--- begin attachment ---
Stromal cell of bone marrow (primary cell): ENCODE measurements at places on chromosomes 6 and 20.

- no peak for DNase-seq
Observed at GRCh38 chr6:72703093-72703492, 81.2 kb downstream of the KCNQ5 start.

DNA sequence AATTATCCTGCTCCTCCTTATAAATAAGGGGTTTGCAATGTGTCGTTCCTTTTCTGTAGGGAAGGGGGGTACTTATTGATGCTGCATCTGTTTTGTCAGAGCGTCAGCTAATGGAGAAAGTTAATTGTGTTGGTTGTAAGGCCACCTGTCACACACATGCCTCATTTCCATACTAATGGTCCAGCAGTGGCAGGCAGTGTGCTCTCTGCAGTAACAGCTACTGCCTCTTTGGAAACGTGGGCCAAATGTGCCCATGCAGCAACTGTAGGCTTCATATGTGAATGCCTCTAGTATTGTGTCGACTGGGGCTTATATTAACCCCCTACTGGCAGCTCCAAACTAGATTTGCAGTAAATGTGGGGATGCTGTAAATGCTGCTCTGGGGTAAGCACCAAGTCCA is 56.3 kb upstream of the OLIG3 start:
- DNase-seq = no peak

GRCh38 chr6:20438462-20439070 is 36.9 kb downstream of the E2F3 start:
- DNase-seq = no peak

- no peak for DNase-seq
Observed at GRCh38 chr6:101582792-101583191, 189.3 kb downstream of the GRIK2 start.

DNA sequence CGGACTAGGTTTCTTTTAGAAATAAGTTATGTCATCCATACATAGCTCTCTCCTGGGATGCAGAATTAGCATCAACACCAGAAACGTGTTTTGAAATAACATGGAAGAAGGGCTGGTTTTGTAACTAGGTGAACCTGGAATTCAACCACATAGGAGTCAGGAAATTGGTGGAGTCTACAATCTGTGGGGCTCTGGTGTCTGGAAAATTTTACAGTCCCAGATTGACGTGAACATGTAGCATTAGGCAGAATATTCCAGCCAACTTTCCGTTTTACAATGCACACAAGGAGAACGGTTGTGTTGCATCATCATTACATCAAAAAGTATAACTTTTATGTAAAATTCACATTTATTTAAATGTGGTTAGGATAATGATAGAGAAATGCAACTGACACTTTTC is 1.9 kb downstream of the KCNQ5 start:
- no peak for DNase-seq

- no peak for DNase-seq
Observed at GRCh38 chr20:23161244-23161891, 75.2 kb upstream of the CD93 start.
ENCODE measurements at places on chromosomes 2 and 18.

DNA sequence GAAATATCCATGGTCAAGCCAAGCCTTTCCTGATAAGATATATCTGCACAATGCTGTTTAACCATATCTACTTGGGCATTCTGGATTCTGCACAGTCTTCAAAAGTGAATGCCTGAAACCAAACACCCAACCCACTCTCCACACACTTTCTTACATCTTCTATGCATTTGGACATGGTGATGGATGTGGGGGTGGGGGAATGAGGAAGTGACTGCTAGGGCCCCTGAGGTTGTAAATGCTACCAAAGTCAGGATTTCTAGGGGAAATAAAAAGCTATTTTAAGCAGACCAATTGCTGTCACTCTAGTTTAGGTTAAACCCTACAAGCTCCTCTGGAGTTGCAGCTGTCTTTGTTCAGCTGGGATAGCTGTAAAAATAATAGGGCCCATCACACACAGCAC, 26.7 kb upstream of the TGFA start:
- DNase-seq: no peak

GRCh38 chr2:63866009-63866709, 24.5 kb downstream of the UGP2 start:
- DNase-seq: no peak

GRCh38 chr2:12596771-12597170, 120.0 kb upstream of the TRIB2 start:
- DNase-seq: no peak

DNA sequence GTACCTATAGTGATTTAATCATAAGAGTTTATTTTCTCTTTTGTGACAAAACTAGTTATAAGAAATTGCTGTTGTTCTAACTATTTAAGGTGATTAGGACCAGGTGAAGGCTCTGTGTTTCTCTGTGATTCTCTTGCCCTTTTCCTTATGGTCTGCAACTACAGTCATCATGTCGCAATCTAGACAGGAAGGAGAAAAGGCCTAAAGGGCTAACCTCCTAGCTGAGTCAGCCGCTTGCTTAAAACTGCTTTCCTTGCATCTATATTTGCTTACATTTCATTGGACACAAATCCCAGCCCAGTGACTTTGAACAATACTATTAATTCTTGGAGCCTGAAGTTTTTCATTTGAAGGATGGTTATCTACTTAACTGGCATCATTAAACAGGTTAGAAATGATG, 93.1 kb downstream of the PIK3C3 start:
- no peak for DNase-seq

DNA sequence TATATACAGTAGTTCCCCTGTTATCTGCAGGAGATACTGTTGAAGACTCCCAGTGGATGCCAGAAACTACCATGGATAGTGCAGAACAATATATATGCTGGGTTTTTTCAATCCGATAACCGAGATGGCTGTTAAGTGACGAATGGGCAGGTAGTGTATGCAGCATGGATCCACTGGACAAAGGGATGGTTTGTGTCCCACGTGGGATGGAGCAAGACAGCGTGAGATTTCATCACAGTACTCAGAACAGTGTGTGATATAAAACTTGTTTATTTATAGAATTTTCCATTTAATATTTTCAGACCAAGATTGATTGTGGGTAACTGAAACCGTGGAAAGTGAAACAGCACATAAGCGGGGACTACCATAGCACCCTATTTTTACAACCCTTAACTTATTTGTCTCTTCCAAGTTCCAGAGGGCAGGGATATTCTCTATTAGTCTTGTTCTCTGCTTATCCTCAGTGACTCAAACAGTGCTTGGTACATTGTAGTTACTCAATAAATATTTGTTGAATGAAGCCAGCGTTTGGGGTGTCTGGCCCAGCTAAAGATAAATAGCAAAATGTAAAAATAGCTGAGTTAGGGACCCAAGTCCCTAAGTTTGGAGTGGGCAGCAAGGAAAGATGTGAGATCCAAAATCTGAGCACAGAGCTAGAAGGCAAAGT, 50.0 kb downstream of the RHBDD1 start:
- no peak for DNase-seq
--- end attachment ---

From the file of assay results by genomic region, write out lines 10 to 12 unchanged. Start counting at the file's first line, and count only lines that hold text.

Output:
DNA sequence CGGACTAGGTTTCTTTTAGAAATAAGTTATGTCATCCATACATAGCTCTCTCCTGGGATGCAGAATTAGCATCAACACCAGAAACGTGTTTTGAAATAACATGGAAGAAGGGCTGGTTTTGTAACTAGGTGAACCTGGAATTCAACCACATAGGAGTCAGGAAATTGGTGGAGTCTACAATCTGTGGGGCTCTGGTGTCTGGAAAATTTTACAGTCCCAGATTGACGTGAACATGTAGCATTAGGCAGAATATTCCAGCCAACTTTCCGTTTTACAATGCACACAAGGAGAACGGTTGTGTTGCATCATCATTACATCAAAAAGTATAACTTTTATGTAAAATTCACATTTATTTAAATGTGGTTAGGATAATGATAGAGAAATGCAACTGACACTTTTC is 1.9 kb downstream of the KCNQ5 start:
- no peak for DNase-seq

- no peak for DNase-seq